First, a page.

U.S. Chamber Urges Push to Get Tax Reform Over Goal Line

The House and Senate are discussing a compromise tax bill and hope to get it to President Trump’s desk by the end of the year. Alabama’s two U.S. senators voted for the Senate version and all Republican members of Alabama’s House delegation voted for their version.

The U.S. Chamber of Commerce advises that both versions would lower rates for all businesses, shift the United States to a more globally competitive territorial tax system, and lower individual taxes. “The decades-long drive toward meaningful tax reform is closer than ever to becoming a reality,” U.S. Chamber President and CEO Tom Donohue said.

The Chamber urges member advocacy to improve major line items in both of these bills, such as the Senate provision regarding reinstatement of the corporate alternative minimum tax, and getting the best deal that will protect pass-through businesses.

Tax reform is a must in order to keep the new economic growth that is lowering unemployment, creating more jobs, and returning investment to the United States.

Check the National Association of Manufacturers’ link for information on how tax reform affects your neighborhood and your state, as well as an easy-to-use tool to contact your federal elected officials.


Politico Pro reports that the National Association of Manufacturers sent a letter this week urging budget conferees charged with reconciling the House and Senate tax bills “to maintain a 20 percent corporate rate in tax reform.”

It quotes the letter saying, “Manufacturers would have significant concerns with proposals that would increase the corporate tax rate beyond 20 percent.” The NAM voiced “serious concerns” about the Senate’s preservation of the corporate Alternative Minimum Tax provisions, writing that it “would essentially eliminate the [research and development] credit” for some manufacturers. [Politico Pro is a paid website, but NAM members wanting to read the full article for free may contact NAM Account Manager Molly Fluet.]

Click here for a summary of the bill including the 20 percent tax cap on businesses.


Congress has through today to avoid a government spending halt, but it has been considering another continuing resolution to keep spending legal through Dec. 22. House Republicans and Democrats are expected to support a spending extension as are Senate Democrats and Republicans, Roll Call reported.

The Senate may seek to consider a spending plan into January that would include the defense funding bill, according to Republican Sen. Richard C. Shelby of Alabama, a senior appropriator.

“The defense bill is a big engine,” Shelby said. “It’ll take anything with it.”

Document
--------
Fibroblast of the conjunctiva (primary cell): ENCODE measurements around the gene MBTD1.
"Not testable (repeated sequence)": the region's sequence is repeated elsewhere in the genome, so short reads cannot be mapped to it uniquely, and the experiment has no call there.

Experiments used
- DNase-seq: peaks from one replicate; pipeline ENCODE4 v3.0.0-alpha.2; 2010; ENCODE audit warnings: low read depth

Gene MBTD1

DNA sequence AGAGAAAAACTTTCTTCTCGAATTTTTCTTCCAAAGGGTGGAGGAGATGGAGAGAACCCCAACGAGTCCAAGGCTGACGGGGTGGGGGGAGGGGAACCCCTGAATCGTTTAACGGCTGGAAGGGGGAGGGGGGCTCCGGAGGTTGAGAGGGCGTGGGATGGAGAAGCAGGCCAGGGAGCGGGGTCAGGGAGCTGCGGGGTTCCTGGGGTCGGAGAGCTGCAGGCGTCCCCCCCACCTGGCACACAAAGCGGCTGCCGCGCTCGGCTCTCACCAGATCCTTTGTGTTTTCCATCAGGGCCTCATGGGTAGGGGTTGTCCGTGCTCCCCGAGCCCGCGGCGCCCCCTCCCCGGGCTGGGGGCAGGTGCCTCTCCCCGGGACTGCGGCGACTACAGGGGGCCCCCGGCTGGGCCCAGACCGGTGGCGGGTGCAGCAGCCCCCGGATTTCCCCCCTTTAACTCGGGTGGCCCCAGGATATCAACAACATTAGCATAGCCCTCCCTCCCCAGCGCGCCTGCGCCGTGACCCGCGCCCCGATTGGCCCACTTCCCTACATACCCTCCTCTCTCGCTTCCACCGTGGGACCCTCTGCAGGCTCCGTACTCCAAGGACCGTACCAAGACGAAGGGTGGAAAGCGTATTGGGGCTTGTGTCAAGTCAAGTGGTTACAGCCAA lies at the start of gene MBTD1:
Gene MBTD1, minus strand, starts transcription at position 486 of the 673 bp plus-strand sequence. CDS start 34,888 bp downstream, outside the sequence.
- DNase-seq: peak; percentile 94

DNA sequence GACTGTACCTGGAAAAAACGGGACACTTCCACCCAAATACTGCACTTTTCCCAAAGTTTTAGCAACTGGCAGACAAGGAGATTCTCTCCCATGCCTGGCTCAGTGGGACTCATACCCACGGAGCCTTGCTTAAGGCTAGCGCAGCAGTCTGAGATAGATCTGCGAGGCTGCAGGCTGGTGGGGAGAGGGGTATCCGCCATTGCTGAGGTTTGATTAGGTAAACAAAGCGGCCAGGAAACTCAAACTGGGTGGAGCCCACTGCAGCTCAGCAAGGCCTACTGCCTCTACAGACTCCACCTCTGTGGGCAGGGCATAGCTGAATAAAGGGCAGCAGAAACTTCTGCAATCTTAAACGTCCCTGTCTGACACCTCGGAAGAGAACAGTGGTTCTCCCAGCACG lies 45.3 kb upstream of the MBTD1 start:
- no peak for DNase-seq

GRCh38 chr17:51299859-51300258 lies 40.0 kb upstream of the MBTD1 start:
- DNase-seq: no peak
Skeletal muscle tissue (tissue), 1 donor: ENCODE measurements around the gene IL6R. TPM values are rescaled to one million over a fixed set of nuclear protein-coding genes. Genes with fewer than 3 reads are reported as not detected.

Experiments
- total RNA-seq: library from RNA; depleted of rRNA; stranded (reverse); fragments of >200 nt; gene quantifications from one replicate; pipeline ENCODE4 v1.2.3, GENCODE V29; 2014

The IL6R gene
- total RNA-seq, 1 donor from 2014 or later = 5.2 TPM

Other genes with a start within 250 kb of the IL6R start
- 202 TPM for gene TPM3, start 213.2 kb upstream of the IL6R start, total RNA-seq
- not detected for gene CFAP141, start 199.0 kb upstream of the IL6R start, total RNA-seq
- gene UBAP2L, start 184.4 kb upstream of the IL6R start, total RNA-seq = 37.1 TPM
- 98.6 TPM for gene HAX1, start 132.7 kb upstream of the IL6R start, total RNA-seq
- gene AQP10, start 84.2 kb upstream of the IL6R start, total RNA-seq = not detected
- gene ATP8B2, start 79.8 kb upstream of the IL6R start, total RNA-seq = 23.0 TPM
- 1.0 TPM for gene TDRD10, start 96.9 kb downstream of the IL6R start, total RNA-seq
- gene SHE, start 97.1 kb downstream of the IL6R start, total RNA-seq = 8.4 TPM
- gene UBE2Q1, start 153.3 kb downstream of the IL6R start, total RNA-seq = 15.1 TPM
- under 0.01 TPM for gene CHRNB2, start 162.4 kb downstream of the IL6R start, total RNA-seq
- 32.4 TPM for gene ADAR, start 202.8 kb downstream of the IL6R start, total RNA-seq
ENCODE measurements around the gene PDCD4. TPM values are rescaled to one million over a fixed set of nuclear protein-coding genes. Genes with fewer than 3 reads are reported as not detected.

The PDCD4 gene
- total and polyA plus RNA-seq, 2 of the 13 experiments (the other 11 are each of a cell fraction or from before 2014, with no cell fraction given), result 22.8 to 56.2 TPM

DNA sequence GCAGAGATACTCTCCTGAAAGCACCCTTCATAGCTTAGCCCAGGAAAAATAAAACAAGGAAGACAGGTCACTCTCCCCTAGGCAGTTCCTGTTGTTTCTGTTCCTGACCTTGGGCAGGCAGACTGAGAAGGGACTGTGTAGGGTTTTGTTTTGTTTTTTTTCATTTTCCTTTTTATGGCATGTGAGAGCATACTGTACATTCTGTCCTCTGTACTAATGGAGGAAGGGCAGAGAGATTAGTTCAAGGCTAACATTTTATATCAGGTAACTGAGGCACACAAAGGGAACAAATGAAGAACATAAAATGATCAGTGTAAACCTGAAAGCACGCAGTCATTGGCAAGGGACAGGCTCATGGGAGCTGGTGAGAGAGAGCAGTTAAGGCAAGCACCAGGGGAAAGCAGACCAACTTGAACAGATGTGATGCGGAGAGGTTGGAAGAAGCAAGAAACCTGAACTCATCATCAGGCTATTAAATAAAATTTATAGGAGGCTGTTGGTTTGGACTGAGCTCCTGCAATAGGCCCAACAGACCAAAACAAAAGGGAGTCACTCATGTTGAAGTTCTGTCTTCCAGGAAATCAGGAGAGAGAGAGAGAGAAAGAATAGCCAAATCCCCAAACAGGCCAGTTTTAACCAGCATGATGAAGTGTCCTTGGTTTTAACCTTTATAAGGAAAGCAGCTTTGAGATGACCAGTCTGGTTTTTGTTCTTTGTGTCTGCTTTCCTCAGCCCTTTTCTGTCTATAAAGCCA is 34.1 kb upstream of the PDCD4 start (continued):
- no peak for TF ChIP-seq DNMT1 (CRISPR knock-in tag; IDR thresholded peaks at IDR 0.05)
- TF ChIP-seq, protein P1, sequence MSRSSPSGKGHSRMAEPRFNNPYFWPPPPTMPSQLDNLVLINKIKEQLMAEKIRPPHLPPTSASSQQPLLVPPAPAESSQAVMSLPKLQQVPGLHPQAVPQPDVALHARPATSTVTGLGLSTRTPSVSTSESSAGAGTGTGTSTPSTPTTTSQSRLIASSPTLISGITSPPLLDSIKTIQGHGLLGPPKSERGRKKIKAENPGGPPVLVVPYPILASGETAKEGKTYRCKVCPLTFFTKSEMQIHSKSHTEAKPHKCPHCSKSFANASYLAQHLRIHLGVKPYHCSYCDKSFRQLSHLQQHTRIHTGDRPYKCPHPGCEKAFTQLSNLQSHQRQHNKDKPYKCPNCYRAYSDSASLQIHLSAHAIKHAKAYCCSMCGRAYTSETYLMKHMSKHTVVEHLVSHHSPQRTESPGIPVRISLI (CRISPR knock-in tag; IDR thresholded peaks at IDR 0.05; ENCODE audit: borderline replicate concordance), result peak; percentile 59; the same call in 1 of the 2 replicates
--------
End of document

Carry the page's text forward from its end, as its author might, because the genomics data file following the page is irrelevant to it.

Although no agreement has been reached, the plan involves first passing a spending bill by Dec. 22 that would fully fund defense programs through the end of the fiscal year and use another continuing resolution to keep the remaining agencies open until an omnibus measure can be drafted, Roll Call reported.

“They don’t have a choice,” said Alabama Rep. Bradley Byrne of Fairhope, one of the Republican Study Committee members who’s been working on the proposal. He confirmed the plan would be for the House to pass it and leave.

“Once we pass that bill, the total burden for funding the government is on the shoulders of the United States Senate,” he said. “And they will either shoulder that burden or they will not.”

The CR portion is expected to last until late January, at which time the goal is to pass an omnibus measure to fund those remaining agencies through the end of the fiscal year, members involved in the discussions said. The defense portion would include language to raise the defense spending cap from $549 billion to around $626 billion, Roll Call reported.


Trump to Release Infrastructure Plan in January, Official Says

Bloomberg (Niquette 12/7) “President Donald Trump plans to keep pushing his legislative agenda in 2018 by releasing his long-promised infrastructure plan in early January, a senior administration official said.

“The president aims to release his proposal to upgrade roads, bridges, airports and other public works before the Jan. 30 State of the Union address,” said the administration official, who spoke on condition of anonymity because the details aren’t public.

“The White House plan is essentially complete, and Trump recently reviewed it,” the official said. It calls for allocating at least $200 billion in federal funds over 10 years to spur at least $800 billion in spending by states, localities and the private sector. The guiding principle of the plan is to shift responsibility for funding from the federal government to states and localities — which own or control most assets — by providing incentives for them to generate their own sustainable funding sources and work with the private sector.”